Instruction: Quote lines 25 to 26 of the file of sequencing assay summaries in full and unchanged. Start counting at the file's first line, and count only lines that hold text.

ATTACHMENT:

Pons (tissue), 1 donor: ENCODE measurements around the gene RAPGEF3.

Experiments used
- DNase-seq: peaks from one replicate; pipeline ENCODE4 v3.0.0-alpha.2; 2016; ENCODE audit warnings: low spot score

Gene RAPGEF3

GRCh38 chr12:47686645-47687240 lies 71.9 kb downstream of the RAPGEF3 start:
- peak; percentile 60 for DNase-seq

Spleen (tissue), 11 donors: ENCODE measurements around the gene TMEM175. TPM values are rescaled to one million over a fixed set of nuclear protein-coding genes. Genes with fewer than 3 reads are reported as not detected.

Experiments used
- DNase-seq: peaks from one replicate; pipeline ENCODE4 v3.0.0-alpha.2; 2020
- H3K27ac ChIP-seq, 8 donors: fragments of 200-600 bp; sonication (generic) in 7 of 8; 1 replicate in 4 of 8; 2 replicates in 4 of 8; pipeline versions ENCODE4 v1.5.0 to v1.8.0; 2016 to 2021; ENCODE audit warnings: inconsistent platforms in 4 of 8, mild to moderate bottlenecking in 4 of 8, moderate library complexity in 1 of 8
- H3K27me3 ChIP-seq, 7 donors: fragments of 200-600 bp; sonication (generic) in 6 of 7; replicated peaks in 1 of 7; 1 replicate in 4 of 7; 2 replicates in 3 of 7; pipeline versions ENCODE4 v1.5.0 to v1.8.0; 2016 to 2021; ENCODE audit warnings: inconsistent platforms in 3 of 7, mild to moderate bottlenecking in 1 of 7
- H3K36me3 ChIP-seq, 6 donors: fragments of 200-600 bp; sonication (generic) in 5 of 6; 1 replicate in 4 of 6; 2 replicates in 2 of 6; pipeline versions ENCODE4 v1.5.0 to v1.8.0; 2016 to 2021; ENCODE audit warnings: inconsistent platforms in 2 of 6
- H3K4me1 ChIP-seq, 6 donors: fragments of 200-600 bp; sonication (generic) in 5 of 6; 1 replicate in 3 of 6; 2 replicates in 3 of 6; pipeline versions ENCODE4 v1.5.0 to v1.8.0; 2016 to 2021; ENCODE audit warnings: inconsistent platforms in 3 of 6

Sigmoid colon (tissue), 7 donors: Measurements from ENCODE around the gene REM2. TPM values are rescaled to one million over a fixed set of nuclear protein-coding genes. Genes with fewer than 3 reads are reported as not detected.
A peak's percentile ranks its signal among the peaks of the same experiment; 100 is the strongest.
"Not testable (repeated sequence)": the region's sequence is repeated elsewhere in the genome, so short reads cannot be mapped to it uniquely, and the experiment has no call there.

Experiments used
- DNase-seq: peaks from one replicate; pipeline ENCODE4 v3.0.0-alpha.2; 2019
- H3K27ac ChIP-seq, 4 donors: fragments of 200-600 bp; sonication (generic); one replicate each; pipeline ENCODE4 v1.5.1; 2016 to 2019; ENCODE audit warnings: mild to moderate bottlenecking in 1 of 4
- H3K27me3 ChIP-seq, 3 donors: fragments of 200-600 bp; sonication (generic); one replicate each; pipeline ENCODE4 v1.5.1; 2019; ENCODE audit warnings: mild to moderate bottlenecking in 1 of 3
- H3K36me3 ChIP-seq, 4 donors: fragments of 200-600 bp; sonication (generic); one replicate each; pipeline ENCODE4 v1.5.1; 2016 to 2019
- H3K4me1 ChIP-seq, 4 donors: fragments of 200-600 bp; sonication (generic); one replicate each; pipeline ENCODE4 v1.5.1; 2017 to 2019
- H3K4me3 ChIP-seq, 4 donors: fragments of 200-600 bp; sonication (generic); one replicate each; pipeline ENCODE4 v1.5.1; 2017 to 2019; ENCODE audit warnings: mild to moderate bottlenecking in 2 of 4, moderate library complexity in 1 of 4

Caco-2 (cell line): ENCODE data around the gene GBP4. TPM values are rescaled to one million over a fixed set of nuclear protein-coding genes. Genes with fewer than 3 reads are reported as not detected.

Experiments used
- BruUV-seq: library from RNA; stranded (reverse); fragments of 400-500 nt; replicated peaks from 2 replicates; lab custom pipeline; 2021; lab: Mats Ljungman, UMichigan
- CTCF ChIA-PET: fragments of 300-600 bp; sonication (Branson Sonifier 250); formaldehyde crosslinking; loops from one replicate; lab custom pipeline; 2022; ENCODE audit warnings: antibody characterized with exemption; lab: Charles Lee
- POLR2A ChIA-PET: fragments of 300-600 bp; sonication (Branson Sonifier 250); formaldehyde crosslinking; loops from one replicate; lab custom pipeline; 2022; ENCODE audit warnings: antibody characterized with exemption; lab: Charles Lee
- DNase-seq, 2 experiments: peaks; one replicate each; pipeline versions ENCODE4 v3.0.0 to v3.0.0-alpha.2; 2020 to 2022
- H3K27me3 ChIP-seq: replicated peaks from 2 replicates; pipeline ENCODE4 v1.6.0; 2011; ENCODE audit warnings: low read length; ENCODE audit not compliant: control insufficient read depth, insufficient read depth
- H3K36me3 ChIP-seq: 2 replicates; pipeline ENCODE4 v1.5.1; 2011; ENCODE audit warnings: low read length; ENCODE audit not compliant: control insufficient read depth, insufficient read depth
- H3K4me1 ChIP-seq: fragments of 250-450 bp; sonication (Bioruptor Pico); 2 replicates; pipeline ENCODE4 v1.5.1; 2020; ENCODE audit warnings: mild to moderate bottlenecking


Experiments used
- BruUV-seq: library from RNA; stranded (reverse); fragments of 400-500 nt; replicated peaks from 2 replicates; lab custom pipeline; 2021; lab: Mats Ljungman, UMichigan